By popular demand we have re-featured this exclusive interview with Peter Berresford Ellis, originally published on January 29, 2013.
Transceltic are delighted to interview Peter Berresford Ellis, the well renowed Celtic historian and author of the international bestselling Sister Fidelma historical mysteries under his pseudonym of Peter Tremayne. We put the following questions to Peter:
1. How do you see the future of the Celtic languages?
In spite of the achievements of the last decades, there is no room for complacency when examining the current situation and looking to the future. Coming from the 1960s perspective when Welshmen and women were going to jail in their campaign to gain status for Welsh; when the Cornish who proclaimed their Celticity were sneered at as fantasists dreaming of the second coming of King Arthur; when Scottish Gaelic speakers could not even register their children in the language … well – times have moved on. Since the 1960s there has been some legal recognition given to the Celtic languages and through this there is a more widespread knowledge of the languages and their historic, cultural and social value. But the fact remains, they are still endangered languages. Look at recent Census figures for Welsh as an example. There is no easy acceptable programme to ensure their salvation. It comes down to hard work – we must publicise, educate and encourage. There is a pithy saying in each of the six Celtic languages – no language, no nation!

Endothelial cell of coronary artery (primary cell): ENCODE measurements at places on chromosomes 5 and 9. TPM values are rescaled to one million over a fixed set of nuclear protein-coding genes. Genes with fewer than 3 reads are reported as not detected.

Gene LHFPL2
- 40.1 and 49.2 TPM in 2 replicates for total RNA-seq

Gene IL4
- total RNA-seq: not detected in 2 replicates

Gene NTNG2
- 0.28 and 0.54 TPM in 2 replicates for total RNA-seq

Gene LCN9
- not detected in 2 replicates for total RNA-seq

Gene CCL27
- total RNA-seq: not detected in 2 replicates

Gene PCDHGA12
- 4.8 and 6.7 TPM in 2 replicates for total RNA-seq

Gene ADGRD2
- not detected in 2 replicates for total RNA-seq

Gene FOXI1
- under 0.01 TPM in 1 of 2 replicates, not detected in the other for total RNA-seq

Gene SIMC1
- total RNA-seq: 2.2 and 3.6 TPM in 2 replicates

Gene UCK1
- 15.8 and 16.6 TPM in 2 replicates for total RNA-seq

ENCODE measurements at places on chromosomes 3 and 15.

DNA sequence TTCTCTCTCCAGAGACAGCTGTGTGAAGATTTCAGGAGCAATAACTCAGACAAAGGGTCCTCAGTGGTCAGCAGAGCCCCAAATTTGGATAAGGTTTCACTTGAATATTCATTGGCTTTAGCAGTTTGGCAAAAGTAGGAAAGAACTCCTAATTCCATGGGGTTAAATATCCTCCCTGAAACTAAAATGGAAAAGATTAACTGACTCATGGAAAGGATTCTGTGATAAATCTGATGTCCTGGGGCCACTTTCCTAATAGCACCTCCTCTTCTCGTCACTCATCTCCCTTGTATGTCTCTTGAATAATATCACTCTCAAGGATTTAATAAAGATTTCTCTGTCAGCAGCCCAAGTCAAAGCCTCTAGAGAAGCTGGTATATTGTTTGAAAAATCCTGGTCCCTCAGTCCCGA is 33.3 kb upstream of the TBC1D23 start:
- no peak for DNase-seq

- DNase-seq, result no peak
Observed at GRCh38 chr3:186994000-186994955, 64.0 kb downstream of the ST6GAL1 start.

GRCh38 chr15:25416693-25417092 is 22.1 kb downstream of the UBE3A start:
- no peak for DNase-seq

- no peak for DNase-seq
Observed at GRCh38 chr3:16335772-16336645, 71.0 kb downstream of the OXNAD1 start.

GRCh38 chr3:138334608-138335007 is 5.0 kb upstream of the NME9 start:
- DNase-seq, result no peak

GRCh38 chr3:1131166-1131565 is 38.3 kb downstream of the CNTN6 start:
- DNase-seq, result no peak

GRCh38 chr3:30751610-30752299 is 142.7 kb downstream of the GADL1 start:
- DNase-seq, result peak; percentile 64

2. What do you see as the future of the Pan Celtic movement?
Pan Celticism has its roots in the history of the Celtic peoples – links that can be identified even if, at the time, they were not articulated as a common identity. Remember how the Romans were aware of this? They asked the Celts of southern Gaul to contact the Celts of Galatia (modern central Turkey) to persuade them not to support Hannibal. But as a specific cultural movement linking the different Celtic peoples, this did not start until the 19th Century and (ironically) in the wake of the publication of a book by the Breton language poet Charles de Gaulle (1837-1880) the uncle of General de Gaulle.